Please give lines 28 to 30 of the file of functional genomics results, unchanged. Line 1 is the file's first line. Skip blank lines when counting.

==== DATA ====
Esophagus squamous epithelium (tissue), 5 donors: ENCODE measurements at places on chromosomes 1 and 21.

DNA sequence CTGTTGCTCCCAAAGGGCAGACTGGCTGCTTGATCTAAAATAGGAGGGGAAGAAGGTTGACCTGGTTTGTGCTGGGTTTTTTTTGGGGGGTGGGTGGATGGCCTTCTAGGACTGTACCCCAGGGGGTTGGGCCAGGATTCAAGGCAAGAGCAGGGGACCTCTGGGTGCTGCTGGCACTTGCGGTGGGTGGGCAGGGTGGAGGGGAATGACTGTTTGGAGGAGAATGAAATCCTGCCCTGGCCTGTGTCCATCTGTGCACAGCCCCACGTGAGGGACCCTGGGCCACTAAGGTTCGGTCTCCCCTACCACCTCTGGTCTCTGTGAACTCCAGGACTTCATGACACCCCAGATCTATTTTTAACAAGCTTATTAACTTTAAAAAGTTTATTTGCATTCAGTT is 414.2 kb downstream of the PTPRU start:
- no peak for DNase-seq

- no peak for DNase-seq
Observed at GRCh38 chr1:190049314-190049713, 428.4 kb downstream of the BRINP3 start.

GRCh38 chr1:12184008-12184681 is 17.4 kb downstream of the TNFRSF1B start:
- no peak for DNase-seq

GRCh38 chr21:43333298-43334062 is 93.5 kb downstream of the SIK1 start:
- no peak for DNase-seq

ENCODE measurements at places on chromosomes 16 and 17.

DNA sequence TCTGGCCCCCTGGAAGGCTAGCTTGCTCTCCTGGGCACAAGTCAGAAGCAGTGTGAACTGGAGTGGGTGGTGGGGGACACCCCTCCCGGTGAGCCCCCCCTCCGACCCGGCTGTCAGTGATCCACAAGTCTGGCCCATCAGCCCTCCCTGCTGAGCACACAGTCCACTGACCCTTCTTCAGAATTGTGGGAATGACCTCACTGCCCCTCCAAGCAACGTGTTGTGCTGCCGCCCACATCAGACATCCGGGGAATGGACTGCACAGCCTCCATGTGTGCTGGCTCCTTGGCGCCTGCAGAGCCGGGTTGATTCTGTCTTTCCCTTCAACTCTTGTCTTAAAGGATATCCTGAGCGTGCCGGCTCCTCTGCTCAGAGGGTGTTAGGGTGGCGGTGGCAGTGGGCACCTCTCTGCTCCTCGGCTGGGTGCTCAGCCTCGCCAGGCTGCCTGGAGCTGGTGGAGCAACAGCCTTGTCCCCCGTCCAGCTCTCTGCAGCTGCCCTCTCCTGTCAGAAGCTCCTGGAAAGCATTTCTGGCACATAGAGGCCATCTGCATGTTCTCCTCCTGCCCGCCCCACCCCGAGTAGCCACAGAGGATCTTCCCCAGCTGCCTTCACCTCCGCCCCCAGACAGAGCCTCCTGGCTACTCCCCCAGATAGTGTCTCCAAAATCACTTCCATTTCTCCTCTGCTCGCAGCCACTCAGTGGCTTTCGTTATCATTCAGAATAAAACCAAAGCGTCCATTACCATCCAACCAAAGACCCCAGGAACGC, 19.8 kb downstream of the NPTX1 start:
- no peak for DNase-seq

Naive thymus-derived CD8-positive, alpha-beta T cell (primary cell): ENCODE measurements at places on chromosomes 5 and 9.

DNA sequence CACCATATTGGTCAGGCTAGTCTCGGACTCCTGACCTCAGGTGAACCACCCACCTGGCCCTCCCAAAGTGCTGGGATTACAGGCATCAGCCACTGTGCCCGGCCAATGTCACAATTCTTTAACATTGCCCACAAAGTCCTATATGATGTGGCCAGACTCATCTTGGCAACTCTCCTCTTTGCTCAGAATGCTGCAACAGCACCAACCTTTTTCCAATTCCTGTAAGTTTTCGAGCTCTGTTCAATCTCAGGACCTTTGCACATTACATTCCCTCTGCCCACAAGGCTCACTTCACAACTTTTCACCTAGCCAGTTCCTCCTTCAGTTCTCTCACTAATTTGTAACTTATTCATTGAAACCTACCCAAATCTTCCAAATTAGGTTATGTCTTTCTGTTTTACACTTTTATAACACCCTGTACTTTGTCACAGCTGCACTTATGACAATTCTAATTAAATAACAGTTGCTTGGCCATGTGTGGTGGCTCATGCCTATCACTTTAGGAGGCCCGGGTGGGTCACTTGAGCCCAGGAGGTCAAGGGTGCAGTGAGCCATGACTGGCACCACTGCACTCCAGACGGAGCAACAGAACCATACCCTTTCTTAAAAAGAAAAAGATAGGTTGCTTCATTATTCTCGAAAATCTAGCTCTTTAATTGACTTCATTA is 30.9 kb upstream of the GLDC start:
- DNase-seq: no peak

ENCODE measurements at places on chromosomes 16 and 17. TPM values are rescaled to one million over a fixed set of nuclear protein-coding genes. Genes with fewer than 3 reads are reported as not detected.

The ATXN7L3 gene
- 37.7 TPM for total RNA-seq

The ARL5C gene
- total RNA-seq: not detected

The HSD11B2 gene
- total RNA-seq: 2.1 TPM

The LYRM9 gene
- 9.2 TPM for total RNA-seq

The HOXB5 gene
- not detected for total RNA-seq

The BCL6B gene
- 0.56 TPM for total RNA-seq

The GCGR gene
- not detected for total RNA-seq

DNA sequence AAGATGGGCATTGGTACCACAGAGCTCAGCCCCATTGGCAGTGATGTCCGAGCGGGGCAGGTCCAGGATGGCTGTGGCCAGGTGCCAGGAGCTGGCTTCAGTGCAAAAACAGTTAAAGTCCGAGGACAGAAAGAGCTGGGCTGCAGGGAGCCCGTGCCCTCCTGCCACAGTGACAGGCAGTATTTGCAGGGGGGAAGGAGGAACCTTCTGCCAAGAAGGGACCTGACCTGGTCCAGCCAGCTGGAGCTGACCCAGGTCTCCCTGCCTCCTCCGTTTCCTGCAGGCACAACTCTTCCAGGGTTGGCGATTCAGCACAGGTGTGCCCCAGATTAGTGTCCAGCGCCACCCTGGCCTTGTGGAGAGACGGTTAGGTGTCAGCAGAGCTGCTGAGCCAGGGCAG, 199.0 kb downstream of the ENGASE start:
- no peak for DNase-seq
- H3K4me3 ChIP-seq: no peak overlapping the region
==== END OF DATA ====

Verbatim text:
- 0.56 TPM for total RNA-seq

The GCGR gene
- not detected for total RNA-seq